Indira didn't have option for N-weapons
"With China on India’s back, and Pakistan lurking on the sidelines, I foresaw no alternative but to keep open our option on the production of nuclear weapons,” said Indira Gandhi. Amit Baruah reports.Updated: Jul 06, 2008 01:20 IST
"With China on India’s back, and Pakistan lurking on the sidelines, I foresaw no alternative but to keep open our option on the production of nuclear weapons.”
This is what Indira Gandhi told Canada’s High Commissioner James George about her reasons for not acceding to the Nuclear Non-Proliferation Treaty, which opened for signature 40 years ago on July 1, 1968.
This was stated in a cable sent by the then US Ambassador Chester Bowles to the US State Department on December 12, 1967, about the Indira Gandhi-James George meeting. It reveals that the then PM was aware that India might have to reverse its decision to use nuclear resources for peaceful purposes only. “But who could foresee when it might become necessary to change this policy?” the cable, recently declassified, and posted on the website of the National Security Archive, quotes Indira as saying.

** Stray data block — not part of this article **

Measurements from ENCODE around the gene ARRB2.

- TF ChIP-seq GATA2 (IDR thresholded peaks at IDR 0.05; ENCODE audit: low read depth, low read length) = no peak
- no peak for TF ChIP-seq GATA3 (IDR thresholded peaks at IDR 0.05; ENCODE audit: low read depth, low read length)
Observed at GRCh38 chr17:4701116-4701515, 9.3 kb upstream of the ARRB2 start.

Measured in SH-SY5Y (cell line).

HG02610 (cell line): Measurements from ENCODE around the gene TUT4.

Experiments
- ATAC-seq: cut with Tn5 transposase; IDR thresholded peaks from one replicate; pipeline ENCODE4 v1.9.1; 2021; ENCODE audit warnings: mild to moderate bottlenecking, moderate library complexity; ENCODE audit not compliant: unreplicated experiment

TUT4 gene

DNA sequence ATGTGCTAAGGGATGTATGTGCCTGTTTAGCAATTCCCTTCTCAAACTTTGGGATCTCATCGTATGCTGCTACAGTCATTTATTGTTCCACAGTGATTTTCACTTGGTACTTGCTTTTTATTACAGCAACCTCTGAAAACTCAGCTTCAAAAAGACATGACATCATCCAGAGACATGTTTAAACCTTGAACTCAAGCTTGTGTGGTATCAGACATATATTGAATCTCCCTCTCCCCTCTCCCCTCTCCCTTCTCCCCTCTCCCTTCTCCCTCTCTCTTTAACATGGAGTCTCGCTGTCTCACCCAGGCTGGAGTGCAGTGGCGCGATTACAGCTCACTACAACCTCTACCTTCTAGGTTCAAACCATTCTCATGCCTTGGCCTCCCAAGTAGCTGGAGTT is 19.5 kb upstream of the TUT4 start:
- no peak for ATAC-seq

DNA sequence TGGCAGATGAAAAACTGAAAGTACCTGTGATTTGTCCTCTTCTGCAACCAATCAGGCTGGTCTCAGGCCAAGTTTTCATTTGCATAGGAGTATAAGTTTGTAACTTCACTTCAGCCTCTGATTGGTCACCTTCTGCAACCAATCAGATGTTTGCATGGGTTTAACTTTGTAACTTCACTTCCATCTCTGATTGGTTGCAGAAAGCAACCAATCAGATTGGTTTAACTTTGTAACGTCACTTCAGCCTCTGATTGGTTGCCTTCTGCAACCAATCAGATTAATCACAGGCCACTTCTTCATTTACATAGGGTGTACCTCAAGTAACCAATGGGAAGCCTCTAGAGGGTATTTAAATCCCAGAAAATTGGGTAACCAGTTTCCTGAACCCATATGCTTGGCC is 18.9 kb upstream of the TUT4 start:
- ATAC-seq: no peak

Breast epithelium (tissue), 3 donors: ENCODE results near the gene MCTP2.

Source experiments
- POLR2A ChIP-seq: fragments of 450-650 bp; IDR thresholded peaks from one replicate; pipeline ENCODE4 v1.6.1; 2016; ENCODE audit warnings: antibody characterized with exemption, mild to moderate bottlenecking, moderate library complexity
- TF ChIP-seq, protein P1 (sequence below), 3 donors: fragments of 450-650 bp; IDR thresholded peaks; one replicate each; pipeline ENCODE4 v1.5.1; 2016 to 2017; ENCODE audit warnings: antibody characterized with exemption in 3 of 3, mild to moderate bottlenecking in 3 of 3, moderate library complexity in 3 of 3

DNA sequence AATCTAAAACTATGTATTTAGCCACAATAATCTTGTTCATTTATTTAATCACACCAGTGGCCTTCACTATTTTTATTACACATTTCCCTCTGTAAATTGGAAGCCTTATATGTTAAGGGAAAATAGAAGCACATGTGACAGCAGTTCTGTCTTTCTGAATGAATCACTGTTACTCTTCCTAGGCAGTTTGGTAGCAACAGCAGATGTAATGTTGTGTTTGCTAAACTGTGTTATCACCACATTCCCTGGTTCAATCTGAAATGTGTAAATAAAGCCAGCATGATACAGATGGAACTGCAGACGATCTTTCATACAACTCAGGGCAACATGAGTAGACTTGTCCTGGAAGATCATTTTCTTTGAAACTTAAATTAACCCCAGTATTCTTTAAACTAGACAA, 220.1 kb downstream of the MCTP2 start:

“If the Americans want to come to our aid against an attack by the Chinese, they will, even if we don’t sign the NPT. And if they don’t want to come to our aid, they won’t even if we sign the treaty.”
At the outset, George told the PM that the Canadian Parliament would demand a review of the country’s economic aid and nuclear assistance programmes to India. The cable said George followed up his presentation to Indira by meeting Foreign Secretary Rajeshwar Dayal, whose reaction to the envoy’s approach was later described as “shocking”.